Environmental Health News

New Report: UW Researchers Measure Diesel Pollution in South Seattle

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Researchers hang air monitors to test for diesel pollution in south Seattle.

Researchers hang air monitors to test for diesel pollution in south Seattle.

Photo:

Samantha Keller

Residents of the Georgetown and South Park neighborhoods in Seattle’s Duwamish Valley now know how much diesel exhaust they are exposed to, thanks to the researchers in our department and Puget Sound Sage, a nonprofit coalition in Seattle. A report on findings from the air pollution study are online at http://sites.google.com/site/thedeedsproject/home/technical-report.

A large volume of traffic travels through these south Seattle communities due to nearby highways, industry, train routes, and the Port of Seattle.

“Residents were most concerned about commercial truck traffic. They see these trucks travel through their neighbor- hoods every day. They wanted us to monitor pollution levels where people lived,” said Julie Fox, a postdoctoral research scientist. Long-term occupational exposures to high concentrations of diesel exhaust have been linked to respiratory and cardiovascular health problems as well as cancer.

In response to community concerns and support from the Kresge Foundation, our department partnered with Puget Sound Sage to help residents measure levels of diesel exhaust.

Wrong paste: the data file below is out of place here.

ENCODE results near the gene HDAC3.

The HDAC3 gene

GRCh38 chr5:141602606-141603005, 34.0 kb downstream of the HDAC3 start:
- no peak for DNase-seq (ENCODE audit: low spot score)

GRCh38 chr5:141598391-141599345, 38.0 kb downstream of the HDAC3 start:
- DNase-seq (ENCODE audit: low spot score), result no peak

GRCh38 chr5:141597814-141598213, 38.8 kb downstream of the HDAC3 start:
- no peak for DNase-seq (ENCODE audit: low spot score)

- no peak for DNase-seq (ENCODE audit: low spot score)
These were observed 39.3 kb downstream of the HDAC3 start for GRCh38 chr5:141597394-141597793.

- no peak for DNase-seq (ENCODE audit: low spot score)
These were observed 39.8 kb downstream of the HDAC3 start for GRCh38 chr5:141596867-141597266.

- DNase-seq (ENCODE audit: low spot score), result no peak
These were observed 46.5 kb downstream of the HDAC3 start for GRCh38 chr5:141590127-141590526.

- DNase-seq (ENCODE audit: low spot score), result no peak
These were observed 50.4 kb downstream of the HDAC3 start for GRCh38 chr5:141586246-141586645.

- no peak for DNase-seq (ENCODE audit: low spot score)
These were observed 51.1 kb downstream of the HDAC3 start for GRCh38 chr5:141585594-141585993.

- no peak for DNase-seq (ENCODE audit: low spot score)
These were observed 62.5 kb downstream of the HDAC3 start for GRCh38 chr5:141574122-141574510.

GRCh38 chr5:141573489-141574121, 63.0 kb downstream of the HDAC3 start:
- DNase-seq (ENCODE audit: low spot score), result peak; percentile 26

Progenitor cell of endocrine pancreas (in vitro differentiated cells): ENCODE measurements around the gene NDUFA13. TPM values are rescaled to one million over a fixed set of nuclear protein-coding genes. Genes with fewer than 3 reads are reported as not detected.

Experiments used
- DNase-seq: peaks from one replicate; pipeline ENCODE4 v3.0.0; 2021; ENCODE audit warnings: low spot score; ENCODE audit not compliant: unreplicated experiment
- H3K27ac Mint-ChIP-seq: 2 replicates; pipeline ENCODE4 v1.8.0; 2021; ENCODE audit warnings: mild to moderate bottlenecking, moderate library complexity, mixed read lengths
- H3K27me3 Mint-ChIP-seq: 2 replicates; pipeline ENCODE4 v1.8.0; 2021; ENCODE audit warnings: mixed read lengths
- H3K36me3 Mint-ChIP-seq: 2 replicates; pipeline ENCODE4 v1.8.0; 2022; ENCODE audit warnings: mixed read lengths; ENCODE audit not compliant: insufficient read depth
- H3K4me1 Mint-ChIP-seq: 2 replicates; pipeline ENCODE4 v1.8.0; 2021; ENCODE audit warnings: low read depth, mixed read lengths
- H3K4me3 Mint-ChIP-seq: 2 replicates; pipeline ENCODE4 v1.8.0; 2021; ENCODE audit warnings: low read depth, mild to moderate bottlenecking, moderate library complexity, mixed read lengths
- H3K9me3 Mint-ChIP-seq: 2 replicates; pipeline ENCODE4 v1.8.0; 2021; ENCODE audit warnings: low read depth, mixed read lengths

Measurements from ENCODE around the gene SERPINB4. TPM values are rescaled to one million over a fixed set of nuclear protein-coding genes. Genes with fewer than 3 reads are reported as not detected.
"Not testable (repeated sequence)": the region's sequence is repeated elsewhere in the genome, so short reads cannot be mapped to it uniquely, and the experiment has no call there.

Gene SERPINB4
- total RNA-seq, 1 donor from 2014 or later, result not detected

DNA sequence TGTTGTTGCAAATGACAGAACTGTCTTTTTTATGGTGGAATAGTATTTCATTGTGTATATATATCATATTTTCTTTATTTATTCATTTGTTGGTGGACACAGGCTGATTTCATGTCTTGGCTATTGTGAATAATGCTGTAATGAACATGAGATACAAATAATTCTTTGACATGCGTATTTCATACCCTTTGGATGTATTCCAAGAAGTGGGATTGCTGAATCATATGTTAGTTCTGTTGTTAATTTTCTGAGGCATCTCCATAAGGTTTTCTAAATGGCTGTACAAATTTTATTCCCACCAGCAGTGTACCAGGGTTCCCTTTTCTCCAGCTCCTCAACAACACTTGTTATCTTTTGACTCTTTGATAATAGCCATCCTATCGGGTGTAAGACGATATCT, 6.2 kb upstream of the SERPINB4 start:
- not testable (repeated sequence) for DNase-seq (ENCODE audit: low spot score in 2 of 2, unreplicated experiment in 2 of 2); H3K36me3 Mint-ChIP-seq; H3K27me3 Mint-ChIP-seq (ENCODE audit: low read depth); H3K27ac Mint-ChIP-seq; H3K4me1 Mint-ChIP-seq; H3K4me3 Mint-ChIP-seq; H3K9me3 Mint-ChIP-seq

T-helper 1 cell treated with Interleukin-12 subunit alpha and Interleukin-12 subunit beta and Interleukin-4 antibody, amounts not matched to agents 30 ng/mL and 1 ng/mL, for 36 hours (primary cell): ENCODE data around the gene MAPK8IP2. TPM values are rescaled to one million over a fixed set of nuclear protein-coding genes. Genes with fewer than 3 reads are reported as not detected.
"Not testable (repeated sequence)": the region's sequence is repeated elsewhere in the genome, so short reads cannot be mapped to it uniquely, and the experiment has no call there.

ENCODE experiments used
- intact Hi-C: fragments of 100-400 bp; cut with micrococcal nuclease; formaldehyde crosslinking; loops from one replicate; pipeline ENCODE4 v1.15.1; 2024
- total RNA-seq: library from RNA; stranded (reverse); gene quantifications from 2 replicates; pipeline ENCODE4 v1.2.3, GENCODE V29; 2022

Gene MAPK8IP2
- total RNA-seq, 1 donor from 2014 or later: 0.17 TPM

“We developed a much more refined understanding of exposure—and the impacts of various sources of exposure— for this area of the city. We were able to provide detailed community-level data on pollutants that are markers of diesel exhaust,” said Fox.

Researchers collected data over a two-week period in summer 2012 and winter 2012–2013 on four primary pollutants that serve as markers of traffic-related air pollution. They are: 1-nitropyrene, a polycyclic aromatic hydrocarbon that is a by-product of combustion from diesel engines, black carbon, and particulate matter less than 2.5 μm in diameter.

Diesel Exhaust by NeighborhoodTraffic-related pollution levels in Seattle fall within national standards. However, this study was not designed to determine compliance, and 1-nitropyrene and black carbon are not regulated. Photo: Sarah Fish.

Traffic-related pollution levels in Seattle fall within national standards. However, this study was not designed to determine compliance, and 1-nitropyrene and black carbon are not regulated. Photo: Sarah Fish.

“Choosing diesel-specific markers limits direct comparison to other metropolitan areas, but gives us confidence that among the different sources of air pollution we characterized diesel exhaust,” said Fox.

Results indicate that residents of South Park and George- town are likely exposed to higher levels of diesel exhaust than residents of Beacon Hill and Queen Anne, which are located atop hills and have less commercial truck traffic.

Also, within the two Duwamish Valley neighborhoods, pollution levels varied, even across small areas, and residents near busy roads and industrial areas faced higher levels of diesel exhaust pollution.

Other departmental researchers involved in the diesel exhaust exposure study include Professor Joel Kaufman; Jill Schulte (MPH, Environmental and Occupational Health, 2013); Sheryl Magzamen, a former postdoctoral research scientist; and Research Industrial Hygienist Nancy Beaudet.

Return to Autumn 2013 issue